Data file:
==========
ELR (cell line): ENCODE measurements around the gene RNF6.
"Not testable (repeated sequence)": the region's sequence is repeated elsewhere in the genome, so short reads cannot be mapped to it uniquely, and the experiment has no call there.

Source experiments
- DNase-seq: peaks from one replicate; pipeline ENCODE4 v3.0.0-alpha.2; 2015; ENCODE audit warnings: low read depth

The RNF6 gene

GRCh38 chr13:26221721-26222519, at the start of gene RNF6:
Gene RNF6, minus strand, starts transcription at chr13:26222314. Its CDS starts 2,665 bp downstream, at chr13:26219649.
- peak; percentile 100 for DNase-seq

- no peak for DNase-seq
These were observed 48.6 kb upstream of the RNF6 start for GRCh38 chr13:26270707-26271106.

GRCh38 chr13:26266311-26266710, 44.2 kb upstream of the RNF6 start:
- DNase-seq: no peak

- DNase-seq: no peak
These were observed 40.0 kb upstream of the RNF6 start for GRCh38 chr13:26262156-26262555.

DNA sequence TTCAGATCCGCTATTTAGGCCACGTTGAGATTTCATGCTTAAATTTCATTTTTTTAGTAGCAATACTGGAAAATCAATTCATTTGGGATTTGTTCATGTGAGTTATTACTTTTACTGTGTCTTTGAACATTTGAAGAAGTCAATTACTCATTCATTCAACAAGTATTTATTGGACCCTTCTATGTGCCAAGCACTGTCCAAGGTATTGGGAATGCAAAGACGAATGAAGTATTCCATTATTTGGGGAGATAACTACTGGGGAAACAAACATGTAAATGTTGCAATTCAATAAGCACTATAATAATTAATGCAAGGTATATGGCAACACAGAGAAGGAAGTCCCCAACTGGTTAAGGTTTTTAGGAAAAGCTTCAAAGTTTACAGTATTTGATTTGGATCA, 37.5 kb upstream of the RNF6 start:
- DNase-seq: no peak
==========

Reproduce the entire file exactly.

ELR (cell line): ENCODE measurements around the gene RNF6.
"Not testable (repeated sequence)": the region's sequence is repeated elsewhere in the genome, so short reads cannot be mapped to it uniquely, and the experiment has no call there.

Source experiments
- DNase-seq: peaks from one replicate; pipeline ENCODE4 v3.0.0-alpha.2; 2015; ENCODE audit warnings: low read depth

The RNF6 gene

GRCh38 chr13:26221721-26222519, at the start of gene RNF6:
Gene RNF6, minus strand, starts transcription at chr13:26222314. Its CDS starts 2,665 bp downstream, at chr13:26219649.
- peak; percentile 100 for DNase-seq

- no peak for DNase-seq
These were observed 48.6 kb upstream of the RNF6 start for GRCh38 chr13:26270707-26271106.

GRCh38 chr13:26266311-26266710, 44.2 kb upstream of the RNF6 start:
- DNase-seq: no peak

- DNase-seq: no peak
These were observed 40.0 kb upstream of the RNF6 start for GRCh38 chr13:26262156-26262555.

DNA sequence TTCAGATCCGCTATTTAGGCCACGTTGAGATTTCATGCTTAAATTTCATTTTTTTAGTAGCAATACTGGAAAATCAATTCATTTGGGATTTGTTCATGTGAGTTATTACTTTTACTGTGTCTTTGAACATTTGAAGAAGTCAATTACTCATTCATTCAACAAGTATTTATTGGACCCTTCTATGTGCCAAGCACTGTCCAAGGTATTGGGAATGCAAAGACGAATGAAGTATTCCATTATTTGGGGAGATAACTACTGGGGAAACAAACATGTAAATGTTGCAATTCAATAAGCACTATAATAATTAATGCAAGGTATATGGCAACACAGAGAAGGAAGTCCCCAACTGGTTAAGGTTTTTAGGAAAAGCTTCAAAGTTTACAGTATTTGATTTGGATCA, 37.5 kb upstream of the RNF6 start:
- DNase-seq: no peak